Purpose: To examine associations between environmental and lifestyle factors and overweight or obesity.
Design: A cross-sectional survey and an environmental scan of recreational facilities.
Setting: Metropolitan Perth, Western Australia.
Subjects: Healthy sedentary workers and homemakers aged 18 to 59 years (n = 1803) living in areas within the top and bottom quintiles of social disadvantage.
Measures: Four lifestyle factors, one social environmental factor, and five physical environment factors (three objectively measured).
Results: After adjustment for demographic factors and other variables in the model, overweight was associated with living on a highway (odds ratio [OR], 4.24; 95% confidence interval [CI], 1.62-11.09) or streets with no sidewalks or sidewalks on one side only (OR, 1.35; 95% CI, 1.03-1.78) and perceiving no paths within walking distance (OR, 1.42; 95% CI, 1.08-1.86). Poor access to four or more recreational facilities (OR, 1.68; 95% CI, 1.11-2.55) and sidewalks (OR, 1.62; 95% CI, .98-2.68) and perceiving no shop within walking distance (OR, 1.84; 95% CI, 1.01-3.36) were associated with obesity. Conversely, access to a motor vehicle all the time was negatively associated with obesity (OR, .56; 95% CI, .32-.99). Watching 3 or more hours of television daily (ORs, 1.92 and 1.85, respectively) and rating oneself as less active than others (ORs, 1.66 and 4.05, respectively) were associated with both overweight and obesity. After adjustment for individual demographic factors and all other variables in the model, socioeconomic status of area of residence and leisure-time physical activity were not associated with overweight or obesity.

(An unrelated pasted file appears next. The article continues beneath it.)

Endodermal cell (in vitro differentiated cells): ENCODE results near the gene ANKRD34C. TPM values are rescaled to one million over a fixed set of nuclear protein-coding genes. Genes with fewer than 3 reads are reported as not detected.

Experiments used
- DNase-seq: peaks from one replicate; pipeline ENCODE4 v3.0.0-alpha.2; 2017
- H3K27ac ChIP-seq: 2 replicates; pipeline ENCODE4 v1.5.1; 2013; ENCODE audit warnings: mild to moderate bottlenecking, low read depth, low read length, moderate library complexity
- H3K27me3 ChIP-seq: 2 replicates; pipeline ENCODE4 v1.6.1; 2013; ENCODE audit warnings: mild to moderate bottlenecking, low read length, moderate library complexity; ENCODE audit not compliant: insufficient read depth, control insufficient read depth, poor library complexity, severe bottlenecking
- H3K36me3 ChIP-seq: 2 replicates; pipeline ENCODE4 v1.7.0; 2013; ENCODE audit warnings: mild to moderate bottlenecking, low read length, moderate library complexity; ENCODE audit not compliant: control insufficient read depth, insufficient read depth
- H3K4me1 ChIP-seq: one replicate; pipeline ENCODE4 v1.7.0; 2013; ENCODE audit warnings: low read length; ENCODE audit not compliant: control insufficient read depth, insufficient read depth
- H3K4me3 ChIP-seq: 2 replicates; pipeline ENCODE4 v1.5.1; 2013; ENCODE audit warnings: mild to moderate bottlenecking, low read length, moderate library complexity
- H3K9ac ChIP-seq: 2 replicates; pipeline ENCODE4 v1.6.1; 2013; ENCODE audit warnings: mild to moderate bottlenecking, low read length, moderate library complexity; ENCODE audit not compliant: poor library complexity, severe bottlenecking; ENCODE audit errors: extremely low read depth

Conclusion: Factors that influence overweight and obesity appear to differ, but aspects of the physical environment may be important. Objectively measured neighborhood environment factors warrant further investigation.